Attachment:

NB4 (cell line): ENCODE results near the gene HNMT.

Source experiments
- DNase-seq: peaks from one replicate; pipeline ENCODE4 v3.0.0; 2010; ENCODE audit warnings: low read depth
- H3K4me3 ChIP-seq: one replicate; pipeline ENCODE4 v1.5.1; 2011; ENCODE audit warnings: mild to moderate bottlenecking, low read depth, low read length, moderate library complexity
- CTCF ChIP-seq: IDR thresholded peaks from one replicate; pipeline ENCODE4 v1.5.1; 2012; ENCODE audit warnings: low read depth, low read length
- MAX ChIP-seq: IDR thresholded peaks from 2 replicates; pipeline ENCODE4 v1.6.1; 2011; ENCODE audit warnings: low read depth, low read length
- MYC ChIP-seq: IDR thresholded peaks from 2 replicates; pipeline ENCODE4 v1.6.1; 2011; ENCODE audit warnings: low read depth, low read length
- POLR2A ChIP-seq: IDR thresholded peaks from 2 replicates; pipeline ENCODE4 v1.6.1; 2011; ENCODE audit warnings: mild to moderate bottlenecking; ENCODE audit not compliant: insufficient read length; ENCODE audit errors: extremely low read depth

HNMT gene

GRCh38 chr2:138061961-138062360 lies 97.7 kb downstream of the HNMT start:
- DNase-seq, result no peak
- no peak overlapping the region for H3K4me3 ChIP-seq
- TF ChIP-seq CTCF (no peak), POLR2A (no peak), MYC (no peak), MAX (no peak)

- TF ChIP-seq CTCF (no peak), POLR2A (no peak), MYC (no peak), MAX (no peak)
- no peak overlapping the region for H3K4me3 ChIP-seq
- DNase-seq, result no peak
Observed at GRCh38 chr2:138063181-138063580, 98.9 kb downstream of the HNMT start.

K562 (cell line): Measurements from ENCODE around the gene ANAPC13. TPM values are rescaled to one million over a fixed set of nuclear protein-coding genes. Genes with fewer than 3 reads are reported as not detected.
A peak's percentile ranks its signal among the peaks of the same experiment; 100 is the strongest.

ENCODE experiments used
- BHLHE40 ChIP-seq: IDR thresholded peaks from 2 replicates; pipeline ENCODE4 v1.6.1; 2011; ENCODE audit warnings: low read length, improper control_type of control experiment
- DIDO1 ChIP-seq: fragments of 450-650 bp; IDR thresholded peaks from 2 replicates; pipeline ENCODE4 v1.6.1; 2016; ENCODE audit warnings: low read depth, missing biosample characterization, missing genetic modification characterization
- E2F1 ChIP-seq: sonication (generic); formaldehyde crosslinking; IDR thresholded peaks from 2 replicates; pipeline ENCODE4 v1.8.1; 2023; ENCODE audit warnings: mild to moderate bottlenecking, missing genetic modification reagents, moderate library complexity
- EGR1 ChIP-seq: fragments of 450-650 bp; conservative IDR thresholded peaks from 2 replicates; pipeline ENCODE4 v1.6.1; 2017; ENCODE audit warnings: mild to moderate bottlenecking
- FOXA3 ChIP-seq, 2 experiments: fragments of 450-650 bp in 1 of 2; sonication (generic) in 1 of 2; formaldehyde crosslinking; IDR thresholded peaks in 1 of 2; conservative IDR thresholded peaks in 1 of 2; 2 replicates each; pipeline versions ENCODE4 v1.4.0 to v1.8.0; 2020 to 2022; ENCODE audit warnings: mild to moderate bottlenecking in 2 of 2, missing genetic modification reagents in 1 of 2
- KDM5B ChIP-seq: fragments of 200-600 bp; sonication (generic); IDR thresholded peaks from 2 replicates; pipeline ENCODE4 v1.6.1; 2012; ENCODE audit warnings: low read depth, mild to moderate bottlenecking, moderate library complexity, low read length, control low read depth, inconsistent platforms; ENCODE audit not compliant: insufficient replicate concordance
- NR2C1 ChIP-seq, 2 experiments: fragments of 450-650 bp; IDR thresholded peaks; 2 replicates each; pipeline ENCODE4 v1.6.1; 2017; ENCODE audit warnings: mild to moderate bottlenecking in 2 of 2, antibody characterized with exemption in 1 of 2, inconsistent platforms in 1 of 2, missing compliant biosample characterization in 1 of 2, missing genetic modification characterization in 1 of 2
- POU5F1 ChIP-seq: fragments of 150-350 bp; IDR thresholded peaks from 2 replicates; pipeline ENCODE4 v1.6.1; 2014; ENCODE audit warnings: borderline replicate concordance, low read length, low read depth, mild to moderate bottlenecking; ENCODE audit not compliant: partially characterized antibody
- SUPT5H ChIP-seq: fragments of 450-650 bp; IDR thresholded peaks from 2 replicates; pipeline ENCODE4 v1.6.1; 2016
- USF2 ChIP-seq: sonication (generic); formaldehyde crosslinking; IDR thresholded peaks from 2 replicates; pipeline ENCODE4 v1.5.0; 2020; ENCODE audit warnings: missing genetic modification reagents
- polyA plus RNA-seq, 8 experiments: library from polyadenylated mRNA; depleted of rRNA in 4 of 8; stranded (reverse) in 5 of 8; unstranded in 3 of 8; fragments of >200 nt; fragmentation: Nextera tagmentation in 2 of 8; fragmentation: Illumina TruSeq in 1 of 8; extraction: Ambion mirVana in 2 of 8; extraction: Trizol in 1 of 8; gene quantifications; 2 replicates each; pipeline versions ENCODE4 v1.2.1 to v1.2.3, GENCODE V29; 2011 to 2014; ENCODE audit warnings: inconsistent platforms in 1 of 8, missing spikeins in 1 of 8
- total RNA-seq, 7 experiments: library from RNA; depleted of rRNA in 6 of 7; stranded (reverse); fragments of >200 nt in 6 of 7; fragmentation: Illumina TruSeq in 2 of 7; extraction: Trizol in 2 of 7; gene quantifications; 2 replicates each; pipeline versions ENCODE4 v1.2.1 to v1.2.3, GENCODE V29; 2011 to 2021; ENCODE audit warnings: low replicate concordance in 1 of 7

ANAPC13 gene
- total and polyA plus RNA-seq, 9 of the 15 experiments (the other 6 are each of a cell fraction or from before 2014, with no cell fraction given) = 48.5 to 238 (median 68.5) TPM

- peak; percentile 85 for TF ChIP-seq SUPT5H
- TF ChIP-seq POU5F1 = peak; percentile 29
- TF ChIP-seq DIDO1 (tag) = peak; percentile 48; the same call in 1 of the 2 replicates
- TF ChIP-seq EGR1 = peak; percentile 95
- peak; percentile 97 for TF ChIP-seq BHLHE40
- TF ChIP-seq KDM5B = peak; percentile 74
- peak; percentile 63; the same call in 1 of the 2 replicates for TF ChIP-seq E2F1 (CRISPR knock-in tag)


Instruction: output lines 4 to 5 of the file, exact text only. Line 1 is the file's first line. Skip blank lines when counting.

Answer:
- H3K4me3 ChIP-seq: one replicate; pipeline ENCODE4 v1.5.1; 2011; ENCODE audit warnings: mild to moderate bottlenecking, low read depth, low read length, moderate library complexity
- CTCF ChIP-seq: IDR thresholded peaks from one replicate; pipeline ENCODE4 v1.5.1; 2012; ENCODE audit warnings: low read depth, low read length